Category: whale

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AD34 Nanwalek had a new calf in 2018, and it is exceptionally cute. Definitely a highlight of year for me!

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AS41 and another member of AS30 pod goofing around.

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Killer cuddles.

Like many species of dolphin, killer whales are very tactile creatures. They often rub up against each other during periods of socialization. There are times when they are so physically close to one another it can be hard to tell where one whale ends and another begins!

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I love the feeling of excitement when you make important matches!

As many of you know, I have been trying for the last year to identify and study a mysterious pod of killer whales that has shown up in Kachemak Bay. While I’ve been able to consistently identify one large male across all encounters with these whales, I have not been able to cross match other members of the pod until now.

Because they have always been seen in the company of identified but poorly known pods, it has made identifying individual members of this mystery pod a nightmare. They associate with whales whose ID photos are often not updated, so it was hard to know if the unidentifiable whales I was seeing in my photos were truly members of this new pod or just poor quality photos of whales from other pods that have already been documented.

However, I recently made a successful match between encounters of one member of the mystery pod! This female was seen on two occasions with the large male from the mystery pod and does not match any other known Alaskan resident killer whale, so I can be confident that this female belongs to this mystery pod. It will take many more encounters with these whales to fully understand pod composition and structure.

[recorded by Jason Gedamke]

[recorded by Jason Gedamke]

[recorded by Passive Acoustics Group, NEFSC/NOAA]

It’s not Star Wars. It’s not dubstep. 

It’s a Minke Whale. Those are Minke Whale vocalizations. Relax. Drink some water and accept this.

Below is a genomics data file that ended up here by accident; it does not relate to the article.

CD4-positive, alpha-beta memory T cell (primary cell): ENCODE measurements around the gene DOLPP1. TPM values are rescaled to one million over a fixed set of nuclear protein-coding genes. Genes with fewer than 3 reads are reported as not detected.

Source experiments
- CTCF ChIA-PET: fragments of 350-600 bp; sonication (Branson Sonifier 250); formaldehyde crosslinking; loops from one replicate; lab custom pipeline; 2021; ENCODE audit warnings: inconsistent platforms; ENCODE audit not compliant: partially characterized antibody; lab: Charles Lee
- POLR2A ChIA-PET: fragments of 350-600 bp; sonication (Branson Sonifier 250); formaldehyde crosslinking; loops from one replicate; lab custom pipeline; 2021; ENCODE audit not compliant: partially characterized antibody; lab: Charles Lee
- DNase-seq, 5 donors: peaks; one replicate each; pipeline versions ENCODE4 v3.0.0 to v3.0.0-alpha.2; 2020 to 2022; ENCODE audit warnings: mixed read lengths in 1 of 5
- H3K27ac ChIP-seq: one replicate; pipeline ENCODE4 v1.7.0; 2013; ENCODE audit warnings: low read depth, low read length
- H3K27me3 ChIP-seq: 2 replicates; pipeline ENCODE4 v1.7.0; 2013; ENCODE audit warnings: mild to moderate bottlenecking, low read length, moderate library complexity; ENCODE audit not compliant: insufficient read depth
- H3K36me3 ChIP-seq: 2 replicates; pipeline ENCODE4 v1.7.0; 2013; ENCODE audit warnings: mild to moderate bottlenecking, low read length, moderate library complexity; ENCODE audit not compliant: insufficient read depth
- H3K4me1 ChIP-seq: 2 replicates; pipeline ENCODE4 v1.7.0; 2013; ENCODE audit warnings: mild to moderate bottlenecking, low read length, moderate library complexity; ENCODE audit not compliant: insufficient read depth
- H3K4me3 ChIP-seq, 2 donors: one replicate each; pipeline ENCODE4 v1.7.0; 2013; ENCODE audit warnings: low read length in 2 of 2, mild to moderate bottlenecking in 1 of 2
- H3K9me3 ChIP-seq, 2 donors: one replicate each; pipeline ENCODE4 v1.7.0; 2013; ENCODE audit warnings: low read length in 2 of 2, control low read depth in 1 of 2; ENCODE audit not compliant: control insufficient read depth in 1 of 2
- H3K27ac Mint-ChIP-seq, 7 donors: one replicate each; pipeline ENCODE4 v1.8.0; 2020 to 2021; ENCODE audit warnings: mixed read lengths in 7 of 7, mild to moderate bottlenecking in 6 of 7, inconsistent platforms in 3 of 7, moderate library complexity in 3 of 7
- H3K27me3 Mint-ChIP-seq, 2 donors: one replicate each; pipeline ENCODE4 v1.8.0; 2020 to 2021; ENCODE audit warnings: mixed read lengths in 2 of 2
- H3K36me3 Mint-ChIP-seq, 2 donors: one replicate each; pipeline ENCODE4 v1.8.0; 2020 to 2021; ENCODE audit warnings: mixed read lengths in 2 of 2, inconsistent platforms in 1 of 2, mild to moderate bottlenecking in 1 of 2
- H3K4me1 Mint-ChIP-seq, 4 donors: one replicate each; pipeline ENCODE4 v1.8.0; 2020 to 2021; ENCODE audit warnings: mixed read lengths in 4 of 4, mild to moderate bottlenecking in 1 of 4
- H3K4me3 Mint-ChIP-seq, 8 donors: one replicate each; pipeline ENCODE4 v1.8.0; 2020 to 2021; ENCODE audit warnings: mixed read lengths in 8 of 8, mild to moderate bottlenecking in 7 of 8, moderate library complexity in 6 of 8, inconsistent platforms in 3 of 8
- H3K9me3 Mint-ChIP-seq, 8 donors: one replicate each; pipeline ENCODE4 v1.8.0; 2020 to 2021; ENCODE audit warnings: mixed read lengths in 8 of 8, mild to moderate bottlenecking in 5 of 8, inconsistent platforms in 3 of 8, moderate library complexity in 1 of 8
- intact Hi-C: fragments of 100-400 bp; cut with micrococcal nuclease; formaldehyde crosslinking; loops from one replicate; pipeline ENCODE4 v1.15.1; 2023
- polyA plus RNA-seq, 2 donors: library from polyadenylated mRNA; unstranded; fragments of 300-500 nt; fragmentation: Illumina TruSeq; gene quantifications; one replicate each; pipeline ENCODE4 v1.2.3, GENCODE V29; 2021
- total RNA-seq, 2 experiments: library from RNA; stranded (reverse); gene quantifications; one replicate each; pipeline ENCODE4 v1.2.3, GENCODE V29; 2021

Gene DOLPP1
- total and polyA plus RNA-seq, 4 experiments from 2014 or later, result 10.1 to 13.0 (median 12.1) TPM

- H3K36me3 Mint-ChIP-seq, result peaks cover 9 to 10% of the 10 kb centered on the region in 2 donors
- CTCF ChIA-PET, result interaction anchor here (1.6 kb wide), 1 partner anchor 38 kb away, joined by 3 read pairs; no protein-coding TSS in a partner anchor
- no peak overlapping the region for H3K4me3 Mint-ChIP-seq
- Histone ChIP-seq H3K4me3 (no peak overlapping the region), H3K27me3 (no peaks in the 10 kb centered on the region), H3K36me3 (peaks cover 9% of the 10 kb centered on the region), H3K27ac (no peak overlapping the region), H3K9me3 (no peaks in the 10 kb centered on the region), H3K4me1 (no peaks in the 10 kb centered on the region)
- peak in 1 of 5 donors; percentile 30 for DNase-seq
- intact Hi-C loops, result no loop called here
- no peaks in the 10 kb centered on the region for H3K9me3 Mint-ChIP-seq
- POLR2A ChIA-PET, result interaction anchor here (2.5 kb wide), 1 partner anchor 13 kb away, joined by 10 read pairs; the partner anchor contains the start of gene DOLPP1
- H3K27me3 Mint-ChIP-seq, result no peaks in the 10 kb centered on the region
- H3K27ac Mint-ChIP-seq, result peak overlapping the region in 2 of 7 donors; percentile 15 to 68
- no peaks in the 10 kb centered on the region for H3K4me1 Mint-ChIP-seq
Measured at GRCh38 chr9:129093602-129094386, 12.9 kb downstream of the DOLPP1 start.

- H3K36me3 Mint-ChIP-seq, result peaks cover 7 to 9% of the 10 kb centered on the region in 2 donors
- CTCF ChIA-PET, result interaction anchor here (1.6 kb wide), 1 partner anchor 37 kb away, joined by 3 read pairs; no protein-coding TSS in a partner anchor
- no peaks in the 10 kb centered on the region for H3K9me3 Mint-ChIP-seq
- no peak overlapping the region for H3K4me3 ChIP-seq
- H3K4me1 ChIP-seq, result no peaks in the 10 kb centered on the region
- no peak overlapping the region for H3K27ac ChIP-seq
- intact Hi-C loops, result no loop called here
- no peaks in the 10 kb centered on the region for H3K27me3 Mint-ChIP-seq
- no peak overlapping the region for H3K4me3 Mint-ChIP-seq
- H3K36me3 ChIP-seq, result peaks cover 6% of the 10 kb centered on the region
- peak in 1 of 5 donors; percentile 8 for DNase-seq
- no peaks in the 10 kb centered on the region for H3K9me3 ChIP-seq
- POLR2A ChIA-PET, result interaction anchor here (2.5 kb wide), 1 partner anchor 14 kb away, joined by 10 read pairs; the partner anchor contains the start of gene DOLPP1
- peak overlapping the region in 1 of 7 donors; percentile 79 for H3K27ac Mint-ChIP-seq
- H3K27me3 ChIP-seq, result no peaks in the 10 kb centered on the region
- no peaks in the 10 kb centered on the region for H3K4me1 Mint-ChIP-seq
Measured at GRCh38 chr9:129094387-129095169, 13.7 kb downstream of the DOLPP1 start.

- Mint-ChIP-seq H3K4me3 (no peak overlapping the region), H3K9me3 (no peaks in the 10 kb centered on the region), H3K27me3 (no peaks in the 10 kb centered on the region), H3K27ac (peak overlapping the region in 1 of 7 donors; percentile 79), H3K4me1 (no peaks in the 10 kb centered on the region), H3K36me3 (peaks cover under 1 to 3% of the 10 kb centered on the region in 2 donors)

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Bowhead Whale by Alex Mazurov

Conversation

me making small talk at social gatherings: I think we should talk about how cool bubble-net feeding is

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Humpback Whales, ph: Flavio Gasperini

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The large dorsal fin of AD27 Angiak. At 22 years old, he has reached physical and sexual maturity. Though he will not grow any larger, his dorsal fin may become more wavy and ruffled as he ages.

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Check out that difference in dorsal fin size—an adult male killer whale’s dorsal fin can be up to 6 feet in height, while a female’s dorsal fin be half as tall at around 3 feet.

Surprisingly, we still do not know why this difference in fin size exists. Sexual selection is probably involved—females prefer to mate with large males over smaller ones. But is the tall dorsal fin a byproduct of increasing selection for larger overall body size? Or are females specifically choosing taller dorsal fins? If so, are there beneficial genes associated with a larger dorsal fin that a female might want for her offspring?

On the other hand, perhaps sexual selection isn’t involved at all—sexual dimorphism can be caused by differences in behavior or ecology among the sexes in species. Dorsal fins are used for balance, and in marine mammals, they are also used for thermoregulation. Any differences in behaviors or ecology relating to these factors in males and females could potentially drive changes in fin morphology.

Even seemingly simple questions like “Why is a male killer whale’s dorsal fin larger than a female’s?” can be surprisingly challenging to answer!